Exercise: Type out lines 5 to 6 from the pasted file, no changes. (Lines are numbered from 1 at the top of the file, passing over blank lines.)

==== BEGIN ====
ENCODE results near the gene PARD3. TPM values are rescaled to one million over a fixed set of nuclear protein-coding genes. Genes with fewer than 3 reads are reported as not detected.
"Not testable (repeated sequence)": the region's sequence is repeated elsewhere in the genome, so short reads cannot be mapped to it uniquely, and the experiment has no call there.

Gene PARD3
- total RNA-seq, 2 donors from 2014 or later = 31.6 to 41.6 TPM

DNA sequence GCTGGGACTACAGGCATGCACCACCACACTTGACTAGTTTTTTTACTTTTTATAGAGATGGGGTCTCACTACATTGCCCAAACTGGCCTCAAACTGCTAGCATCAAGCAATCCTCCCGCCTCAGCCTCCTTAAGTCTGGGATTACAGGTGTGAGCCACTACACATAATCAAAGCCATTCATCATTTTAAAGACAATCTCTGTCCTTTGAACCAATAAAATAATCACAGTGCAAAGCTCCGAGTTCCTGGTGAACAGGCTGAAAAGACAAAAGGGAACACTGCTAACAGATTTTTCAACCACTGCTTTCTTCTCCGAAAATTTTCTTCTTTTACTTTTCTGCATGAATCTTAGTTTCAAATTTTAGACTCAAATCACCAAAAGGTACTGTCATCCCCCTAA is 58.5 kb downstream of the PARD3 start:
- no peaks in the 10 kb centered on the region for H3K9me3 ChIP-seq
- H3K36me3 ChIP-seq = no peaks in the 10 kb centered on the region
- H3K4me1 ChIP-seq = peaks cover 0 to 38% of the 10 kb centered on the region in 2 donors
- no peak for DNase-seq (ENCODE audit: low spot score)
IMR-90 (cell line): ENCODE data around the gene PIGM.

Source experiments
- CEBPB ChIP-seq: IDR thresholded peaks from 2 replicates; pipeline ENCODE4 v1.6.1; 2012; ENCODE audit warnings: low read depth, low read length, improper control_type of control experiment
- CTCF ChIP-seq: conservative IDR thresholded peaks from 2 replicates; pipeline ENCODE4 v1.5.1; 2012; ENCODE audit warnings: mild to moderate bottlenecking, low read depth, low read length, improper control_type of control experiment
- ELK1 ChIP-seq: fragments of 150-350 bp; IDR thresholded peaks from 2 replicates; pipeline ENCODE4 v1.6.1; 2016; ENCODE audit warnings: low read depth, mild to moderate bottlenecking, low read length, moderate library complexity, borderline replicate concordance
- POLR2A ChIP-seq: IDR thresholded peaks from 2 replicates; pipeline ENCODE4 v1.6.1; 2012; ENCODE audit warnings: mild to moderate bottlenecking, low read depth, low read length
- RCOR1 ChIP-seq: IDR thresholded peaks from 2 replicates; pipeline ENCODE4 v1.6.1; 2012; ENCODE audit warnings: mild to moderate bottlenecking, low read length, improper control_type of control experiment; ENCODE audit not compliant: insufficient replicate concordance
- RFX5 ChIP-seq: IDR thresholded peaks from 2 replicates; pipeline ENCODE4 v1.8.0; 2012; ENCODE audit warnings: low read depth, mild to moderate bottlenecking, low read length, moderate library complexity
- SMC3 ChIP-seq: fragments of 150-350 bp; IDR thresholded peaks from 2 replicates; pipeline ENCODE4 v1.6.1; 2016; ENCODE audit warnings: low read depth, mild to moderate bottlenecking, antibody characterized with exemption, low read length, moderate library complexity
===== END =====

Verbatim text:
DNA sequence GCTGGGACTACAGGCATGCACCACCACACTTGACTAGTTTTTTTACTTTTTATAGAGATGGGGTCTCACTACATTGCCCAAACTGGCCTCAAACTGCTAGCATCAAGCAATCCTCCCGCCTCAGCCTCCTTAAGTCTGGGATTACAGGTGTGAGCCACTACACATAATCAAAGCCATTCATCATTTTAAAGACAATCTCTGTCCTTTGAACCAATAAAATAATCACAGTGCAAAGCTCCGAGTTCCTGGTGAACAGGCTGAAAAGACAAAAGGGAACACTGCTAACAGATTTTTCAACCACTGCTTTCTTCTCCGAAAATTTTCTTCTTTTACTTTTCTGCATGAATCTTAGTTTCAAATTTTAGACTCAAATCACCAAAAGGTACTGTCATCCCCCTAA is 58.5 kb downstream of the PARD3 start:
- no peaks in the 10 kb centered on the region for H3K9me3 ChIP-seq